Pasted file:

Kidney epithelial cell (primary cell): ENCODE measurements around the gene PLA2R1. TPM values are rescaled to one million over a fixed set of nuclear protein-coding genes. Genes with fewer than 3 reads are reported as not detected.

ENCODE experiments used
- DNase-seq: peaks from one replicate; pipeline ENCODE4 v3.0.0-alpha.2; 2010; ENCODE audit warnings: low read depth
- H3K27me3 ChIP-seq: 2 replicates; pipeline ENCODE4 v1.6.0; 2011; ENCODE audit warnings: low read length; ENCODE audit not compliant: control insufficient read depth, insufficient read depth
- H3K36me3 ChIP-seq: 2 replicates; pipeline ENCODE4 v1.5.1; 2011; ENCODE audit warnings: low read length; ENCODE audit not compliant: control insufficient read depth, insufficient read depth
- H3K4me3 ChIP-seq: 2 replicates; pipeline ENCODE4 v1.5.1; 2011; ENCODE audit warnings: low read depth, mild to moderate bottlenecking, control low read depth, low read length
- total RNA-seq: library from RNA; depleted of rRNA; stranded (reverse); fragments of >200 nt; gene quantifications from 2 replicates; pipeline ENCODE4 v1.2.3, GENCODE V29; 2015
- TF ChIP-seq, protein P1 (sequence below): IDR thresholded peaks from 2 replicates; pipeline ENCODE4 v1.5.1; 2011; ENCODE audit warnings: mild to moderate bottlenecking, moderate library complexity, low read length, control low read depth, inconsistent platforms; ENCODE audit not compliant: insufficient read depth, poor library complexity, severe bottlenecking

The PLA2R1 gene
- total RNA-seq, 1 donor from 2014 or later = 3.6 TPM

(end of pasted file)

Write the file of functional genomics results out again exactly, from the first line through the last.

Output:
Kidney epithelial cell (primary cell): ENCODE measurements around the gene PLA2R1. TPM values are rescaled to one million over a fixed set of nuclear protein-coding genes. Genes with fewer than 3 reads are reported as not detected.

ENCODE experiments used
- DNase-seq: peaks from one replicate; pipeline ENCODE4 v3.0.0-alpha.2; 2010; ENCODE audit warnings: low read depth
- H3K27me3 ChIP-seq: 2 replicates; pipeline ENCODE4 v1.6.0; 2011; ENCODE audit warnings: low read length; ENCODE audit not compliant: control insufficient read depth, insufficient read depth
- H3K36me3 ChIP-seq: 2 replicates; pipeline ENCODE4 v1.5.1; 2011; ENCODE audit warnings: low read length; ENCODE audit not compliant: control insufficient read depth, insufficient read depth
- H3K4me3 ChIP-seq: 2 replicates; pipeline ENCODE4 v1.5.1; 2011; ENCODE audit warnings: low read depth, mild to moderate bottlenecking, control low read depth, low read length
- total RNA-seq: library from RNA; depleted of rRNA; stranded (reverse); fragments of >200 nt; gene quantifications from 2 replicates; pipeline ENCODE4 v1.2.3, GENCODE V29; 2015
- TF ChIP-seq, protein P1 (sequence below): IDR thresholded peaks from 2 replicates; pipeline ENCODE4 v1.5.1; 2011; ENCODE audit warnings: mild to moderate bottlenecking, moderate library complexity, low read length, control low read depth, inconsistent platforms; ENCODE audit not compliant: insufficient read depth, poor library complexity, severe bottlenecking

The PLA2R1 gene
- total RNA-seq, 1 donor from 2014 or later = 3.6 TPM